Moreton Island, an Idyllic Escape From Brisbane City
Thursday June 4th, 2015
Do you ever long to take a relaxing break in a tranquil and unspoilt location, but are put off by the many hours you will need to spend travelling there? If so, then Moreton Island off coast of Brisbane is the place for you.
This beautiful island and nature reserve, with immaculate white sand beaches, is situated just forty kilometres from the city centre, making it accessible by ferry in well under one and a half hours.
Expect to find a stunning landscape of lakes and lagoons set amongst undulating sand dunes. The waters surrounding Moreton Island are home to dolphins, humpback whales and turtles, with old shipwreck sites, including the ‘Tangalooma Wrecks’, offering exciting diving and snorkeling opportunities.
The most popular way to travel to Moreton Island is by ferry. See the details below for operators and their timetables.
Private vehicles may be taken to, and driven on, the island but you must purchase a permit as the area is a national park. You will also need a four-wheel drive vehicle, as most of the roads are rough with extensive sandy tracks. It’s best to arrive with a full tank, as there is little fuel on the island itself.
The daily Micat carries pedestrians and vehicles from Whyte Island, Mouth of Brisbane River southside to Tangalooma Wrecks.
Tangalooma Launch is for day trippers and guests staying at Tangalooma Resort. It operates between Pinkenba, Brisbane River northside to the resort and carries foot passengers only.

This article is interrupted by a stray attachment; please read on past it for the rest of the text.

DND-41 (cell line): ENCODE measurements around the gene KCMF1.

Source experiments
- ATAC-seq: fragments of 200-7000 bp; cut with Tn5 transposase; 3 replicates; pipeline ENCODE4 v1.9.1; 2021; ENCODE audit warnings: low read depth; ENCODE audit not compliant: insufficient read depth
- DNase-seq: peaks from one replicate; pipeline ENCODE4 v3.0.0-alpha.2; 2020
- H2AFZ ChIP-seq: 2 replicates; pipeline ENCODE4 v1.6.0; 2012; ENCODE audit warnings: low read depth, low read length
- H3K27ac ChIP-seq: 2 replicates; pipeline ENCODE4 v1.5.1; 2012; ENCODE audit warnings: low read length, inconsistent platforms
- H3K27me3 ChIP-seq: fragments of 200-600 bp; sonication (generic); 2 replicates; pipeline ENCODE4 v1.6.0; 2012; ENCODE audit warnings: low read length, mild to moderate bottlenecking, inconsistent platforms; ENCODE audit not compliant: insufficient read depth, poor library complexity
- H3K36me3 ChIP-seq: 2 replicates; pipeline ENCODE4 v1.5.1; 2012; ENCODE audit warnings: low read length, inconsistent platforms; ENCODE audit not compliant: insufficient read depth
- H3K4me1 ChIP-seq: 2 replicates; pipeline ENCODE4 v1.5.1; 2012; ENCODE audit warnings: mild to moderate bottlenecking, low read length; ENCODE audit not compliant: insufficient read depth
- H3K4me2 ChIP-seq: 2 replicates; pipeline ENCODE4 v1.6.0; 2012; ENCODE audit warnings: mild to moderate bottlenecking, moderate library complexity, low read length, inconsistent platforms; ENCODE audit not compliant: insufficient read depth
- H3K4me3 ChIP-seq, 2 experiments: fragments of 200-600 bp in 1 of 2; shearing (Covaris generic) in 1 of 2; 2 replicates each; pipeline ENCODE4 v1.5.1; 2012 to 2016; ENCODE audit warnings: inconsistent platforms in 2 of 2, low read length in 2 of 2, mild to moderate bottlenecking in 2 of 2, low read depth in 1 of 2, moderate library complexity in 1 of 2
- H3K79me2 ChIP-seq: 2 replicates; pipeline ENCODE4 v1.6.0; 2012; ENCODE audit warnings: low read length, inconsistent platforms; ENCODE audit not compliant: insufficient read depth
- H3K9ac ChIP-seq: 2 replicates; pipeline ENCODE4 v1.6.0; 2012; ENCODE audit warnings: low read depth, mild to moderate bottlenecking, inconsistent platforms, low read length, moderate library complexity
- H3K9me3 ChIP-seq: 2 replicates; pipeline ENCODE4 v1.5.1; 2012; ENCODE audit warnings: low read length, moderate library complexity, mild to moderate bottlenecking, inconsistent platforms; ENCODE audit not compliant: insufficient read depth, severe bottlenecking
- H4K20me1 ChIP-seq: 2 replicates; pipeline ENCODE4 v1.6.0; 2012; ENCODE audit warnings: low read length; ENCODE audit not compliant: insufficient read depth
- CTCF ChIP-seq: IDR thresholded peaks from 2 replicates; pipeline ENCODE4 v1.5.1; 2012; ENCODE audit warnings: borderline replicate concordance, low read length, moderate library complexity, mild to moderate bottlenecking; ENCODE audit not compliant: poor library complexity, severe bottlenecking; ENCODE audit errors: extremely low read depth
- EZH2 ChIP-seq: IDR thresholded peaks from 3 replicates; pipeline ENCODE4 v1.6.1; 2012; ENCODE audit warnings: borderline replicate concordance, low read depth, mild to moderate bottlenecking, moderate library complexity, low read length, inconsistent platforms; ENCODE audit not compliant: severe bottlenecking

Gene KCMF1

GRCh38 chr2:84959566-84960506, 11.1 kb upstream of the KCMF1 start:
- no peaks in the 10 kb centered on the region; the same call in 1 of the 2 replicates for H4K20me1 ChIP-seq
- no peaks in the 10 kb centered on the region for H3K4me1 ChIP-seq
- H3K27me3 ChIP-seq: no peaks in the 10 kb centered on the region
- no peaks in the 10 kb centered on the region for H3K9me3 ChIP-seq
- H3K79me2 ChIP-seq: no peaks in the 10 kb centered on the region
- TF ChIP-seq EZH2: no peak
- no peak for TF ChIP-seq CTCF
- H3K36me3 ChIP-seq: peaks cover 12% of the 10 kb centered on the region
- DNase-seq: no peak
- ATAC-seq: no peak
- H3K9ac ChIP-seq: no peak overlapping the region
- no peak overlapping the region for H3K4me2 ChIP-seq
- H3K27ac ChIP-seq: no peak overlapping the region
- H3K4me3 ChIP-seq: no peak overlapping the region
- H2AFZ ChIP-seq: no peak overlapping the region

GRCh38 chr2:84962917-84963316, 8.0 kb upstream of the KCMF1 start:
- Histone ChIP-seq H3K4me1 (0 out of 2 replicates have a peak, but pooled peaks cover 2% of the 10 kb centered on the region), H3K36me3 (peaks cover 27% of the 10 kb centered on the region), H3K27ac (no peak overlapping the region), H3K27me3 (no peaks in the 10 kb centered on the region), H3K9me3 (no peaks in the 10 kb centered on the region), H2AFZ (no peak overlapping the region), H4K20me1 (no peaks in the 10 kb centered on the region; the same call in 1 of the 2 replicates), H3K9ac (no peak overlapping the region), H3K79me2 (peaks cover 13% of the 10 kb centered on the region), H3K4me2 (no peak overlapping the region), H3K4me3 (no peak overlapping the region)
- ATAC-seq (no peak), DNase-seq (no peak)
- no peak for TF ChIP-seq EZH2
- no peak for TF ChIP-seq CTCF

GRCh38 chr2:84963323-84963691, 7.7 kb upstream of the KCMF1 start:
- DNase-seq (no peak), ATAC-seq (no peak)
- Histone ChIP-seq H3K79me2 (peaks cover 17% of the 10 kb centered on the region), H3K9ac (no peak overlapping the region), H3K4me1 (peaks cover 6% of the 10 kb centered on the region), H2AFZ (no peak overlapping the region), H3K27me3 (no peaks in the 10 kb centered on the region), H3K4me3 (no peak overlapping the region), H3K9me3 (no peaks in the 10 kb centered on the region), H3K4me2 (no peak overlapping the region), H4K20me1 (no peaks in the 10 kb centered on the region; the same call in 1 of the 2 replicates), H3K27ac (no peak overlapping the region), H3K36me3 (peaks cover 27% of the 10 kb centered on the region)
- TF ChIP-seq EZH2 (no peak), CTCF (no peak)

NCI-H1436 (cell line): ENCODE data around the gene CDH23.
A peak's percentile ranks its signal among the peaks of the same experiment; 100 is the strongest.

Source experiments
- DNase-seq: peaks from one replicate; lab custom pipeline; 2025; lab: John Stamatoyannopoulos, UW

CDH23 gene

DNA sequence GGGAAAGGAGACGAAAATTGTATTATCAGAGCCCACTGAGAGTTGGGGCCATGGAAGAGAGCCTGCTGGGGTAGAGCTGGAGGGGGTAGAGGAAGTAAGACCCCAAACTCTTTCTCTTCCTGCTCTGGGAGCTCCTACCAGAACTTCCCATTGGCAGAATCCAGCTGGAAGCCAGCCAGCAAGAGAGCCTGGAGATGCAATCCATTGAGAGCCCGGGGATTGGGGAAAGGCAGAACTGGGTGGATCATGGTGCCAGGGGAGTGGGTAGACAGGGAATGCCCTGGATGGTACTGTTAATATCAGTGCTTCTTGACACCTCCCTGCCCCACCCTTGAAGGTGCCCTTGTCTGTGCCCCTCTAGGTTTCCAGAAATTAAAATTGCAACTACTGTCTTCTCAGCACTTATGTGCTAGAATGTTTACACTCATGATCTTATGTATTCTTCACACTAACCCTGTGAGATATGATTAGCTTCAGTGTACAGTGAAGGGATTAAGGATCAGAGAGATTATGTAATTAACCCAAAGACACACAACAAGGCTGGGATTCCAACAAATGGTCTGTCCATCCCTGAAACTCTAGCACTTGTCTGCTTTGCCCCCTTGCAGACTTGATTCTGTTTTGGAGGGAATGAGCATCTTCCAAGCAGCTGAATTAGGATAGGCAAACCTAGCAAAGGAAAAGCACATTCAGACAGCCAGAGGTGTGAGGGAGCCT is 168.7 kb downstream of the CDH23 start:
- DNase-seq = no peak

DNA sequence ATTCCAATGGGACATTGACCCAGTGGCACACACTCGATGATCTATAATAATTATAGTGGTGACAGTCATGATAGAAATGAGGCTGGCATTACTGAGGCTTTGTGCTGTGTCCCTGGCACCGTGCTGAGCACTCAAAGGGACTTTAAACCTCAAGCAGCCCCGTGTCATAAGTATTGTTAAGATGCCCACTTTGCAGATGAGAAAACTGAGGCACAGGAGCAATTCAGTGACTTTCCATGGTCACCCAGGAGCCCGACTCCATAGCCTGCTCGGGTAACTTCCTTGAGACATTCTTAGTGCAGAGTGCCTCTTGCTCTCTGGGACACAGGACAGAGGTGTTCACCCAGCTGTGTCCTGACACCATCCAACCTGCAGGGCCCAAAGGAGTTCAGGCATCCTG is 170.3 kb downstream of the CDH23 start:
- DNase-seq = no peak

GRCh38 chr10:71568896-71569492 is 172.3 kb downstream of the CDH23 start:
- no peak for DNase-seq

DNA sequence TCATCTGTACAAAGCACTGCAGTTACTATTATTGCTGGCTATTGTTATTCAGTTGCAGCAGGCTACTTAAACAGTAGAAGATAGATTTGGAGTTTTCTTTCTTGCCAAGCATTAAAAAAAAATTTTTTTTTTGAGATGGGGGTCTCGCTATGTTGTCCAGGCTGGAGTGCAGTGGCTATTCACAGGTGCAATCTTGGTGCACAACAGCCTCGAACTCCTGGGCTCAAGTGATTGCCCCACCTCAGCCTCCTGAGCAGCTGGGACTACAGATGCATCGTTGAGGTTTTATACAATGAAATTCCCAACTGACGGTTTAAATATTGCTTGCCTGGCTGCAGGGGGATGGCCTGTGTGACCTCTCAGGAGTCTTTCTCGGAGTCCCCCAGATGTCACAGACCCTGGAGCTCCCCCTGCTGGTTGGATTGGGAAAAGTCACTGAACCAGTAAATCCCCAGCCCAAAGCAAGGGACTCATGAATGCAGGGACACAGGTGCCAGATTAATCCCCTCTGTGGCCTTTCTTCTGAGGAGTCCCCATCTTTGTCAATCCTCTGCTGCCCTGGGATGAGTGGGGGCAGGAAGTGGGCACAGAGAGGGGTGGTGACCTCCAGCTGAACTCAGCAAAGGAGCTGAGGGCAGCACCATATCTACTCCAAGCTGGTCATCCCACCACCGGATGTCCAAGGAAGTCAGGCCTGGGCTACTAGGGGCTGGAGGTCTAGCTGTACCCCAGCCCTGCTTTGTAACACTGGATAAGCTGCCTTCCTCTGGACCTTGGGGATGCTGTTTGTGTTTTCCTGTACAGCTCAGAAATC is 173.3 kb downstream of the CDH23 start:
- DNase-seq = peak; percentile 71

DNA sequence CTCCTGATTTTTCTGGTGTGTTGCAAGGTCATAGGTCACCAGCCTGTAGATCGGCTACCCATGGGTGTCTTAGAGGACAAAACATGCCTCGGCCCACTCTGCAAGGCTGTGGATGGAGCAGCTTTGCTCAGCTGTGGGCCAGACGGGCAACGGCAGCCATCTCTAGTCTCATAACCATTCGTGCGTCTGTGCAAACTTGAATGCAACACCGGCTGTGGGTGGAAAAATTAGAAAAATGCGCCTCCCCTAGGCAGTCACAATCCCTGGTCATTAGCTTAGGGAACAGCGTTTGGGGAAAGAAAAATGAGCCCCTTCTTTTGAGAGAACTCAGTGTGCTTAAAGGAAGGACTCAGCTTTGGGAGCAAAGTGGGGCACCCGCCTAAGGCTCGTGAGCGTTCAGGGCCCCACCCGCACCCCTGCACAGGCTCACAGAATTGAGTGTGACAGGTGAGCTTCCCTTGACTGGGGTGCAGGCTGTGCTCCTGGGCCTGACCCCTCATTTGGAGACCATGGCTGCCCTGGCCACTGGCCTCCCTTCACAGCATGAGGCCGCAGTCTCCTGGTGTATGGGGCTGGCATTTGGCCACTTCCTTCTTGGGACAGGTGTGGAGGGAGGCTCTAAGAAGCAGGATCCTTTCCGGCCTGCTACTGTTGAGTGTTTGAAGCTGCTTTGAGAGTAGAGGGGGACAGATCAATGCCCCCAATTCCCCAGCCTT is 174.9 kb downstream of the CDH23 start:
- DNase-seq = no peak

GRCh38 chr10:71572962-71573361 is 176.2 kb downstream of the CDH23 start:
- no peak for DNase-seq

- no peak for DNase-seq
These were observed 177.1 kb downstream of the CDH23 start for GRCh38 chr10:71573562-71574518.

Amity Trader is a barge service operating between Amity Stradbroke Island and Kooringal. It takes pedestrians and vehicles.
Staying on Moreton Island
If you want to extend your trip overnight, or even for a few days, there are many different types of accommodation available.
If getting back to nature is your thing, there are a number of campsites – although you will need to purchase a permit before pitching your tent. For those who want to sleep under canvas without sacrificing mod cons like queen size beds and en-suite bathrooms, ‘Castaways’, just 100 metres from the beach, offers a ‘glamping’ (glam-camping) experience. It also has a store and restaurant.
There are self-catering units at ‘Moreton Island Eco-Village’ orr, if you’re looking for a more luxurious option, try ‘Tangalooma Island Resort’.
Whether you’ll be cooking around a campfire, or dining in a five-star restaurant, you will be assured of eating well as Moreton Island’s fish and shell food is outstanding.
Things to do and see
Hiking: Moreton Island has many trails to suit all abilities from easy strolls to half-day adventures. Why not combine a walk with a visit to one of the island’s lighthouses or ‘Fort Cowan Cowan’, a disused World War Two bunker?
Dolphin feeding and whale watching: those staying at ‘Tangalooma Resort’ have the opportunity to hand feed wild dolphins. Even if you’re not a guest, you can watch the dolphins from the jetty. If you’re lucky enough to be on the Island between June and November, you will also be able to watch humpback whales migrating.
Bird Watching: due to its huge variety of habitats, including salt marshes, tidal flats and sandy beaches, the island is home to over 180 bird species. It is also an important resting point for thousands of migratory birds.
Fishing: the waters around the island provide some of the best beach, deep sea and reef fishing in the world. Expect to catch species including bream, mackerel and whiting.
Adrenaline rush: if you’re after high-octane excitement, there are opportunities to try dune tobogganing, quad biking or four-wheel driving in challenging, exhilarating deep sand.
Moreton Island is ideal for those seeking a welcome escape from city life. It’s also a reminder that, even in a dynamic city like Brisbane, you are never far from the beauty of nature.